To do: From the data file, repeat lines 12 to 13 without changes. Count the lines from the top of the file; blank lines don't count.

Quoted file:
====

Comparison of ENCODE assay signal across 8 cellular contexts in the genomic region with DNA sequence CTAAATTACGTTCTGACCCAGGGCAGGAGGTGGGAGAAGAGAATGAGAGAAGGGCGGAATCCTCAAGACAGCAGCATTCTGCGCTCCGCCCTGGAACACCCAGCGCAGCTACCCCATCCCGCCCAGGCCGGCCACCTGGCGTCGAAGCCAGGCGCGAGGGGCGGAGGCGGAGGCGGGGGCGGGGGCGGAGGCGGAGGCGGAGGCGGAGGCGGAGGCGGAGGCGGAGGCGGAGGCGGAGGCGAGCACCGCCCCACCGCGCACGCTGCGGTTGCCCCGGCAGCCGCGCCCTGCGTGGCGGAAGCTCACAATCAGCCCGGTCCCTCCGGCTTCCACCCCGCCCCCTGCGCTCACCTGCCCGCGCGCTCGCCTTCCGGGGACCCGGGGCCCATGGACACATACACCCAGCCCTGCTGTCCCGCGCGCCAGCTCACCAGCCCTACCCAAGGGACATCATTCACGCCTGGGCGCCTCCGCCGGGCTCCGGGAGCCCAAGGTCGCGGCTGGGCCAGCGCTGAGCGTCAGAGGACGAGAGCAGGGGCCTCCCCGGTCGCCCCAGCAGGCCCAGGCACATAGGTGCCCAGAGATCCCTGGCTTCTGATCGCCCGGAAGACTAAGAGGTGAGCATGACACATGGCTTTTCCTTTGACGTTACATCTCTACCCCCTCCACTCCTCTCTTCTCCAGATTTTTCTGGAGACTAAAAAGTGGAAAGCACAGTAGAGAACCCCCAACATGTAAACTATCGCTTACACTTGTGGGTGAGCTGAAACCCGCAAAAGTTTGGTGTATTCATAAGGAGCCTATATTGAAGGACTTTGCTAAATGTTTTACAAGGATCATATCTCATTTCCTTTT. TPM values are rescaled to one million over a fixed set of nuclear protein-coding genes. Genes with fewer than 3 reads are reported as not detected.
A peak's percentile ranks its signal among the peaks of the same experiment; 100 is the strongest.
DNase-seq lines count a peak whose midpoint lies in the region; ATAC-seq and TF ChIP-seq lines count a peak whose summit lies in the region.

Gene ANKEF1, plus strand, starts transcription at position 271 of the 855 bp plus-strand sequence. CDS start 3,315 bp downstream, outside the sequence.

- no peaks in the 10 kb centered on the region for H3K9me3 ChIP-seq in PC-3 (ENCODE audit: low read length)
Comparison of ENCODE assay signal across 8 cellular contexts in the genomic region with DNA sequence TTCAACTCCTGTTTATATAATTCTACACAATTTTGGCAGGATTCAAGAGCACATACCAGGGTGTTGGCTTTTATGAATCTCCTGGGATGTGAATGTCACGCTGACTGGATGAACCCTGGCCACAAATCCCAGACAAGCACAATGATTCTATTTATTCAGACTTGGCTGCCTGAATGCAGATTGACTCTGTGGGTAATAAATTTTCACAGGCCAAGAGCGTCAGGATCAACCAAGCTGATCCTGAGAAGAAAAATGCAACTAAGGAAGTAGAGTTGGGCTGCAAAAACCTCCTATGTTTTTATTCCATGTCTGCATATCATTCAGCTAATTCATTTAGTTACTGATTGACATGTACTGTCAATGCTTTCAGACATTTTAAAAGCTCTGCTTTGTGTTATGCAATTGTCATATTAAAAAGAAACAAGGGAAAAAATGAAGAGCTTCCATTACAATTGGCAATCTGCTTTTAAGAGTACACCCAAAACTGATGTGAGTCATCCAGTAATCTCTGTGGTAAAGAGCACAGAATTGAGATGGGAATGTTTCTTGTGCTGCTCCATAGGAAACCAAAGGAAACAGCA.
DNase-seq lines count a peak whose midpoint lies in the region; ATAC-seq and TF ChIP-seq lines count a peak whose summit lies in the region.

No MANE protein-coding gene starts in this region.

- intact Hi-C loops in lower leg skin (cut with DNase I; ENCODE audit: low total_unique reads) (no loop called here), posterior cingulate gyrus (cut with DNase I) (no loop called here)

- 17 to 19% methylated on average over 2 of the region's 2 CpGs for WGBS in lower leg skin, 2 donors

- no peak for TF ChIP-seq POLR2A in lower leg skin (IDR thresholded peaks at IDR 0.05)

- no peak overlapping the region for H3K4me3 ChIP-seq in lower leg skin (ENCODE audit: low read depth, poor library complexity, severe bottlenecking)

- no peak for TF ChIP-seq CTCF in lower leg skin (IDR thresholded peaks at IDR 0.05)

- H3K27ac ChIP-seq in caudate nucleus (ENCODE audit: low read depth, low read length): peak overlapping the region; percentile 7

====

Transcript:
- no peak overlapping the region for H3K4me3 ChIP-seq in lower leg skin (ENCODE audit: low read depth, poor library complexity, severe bottlenecking)

- no peak for TF ChIP-seq CTCF in lower leg skin (IDR thresholded peaks at IDR 0.05)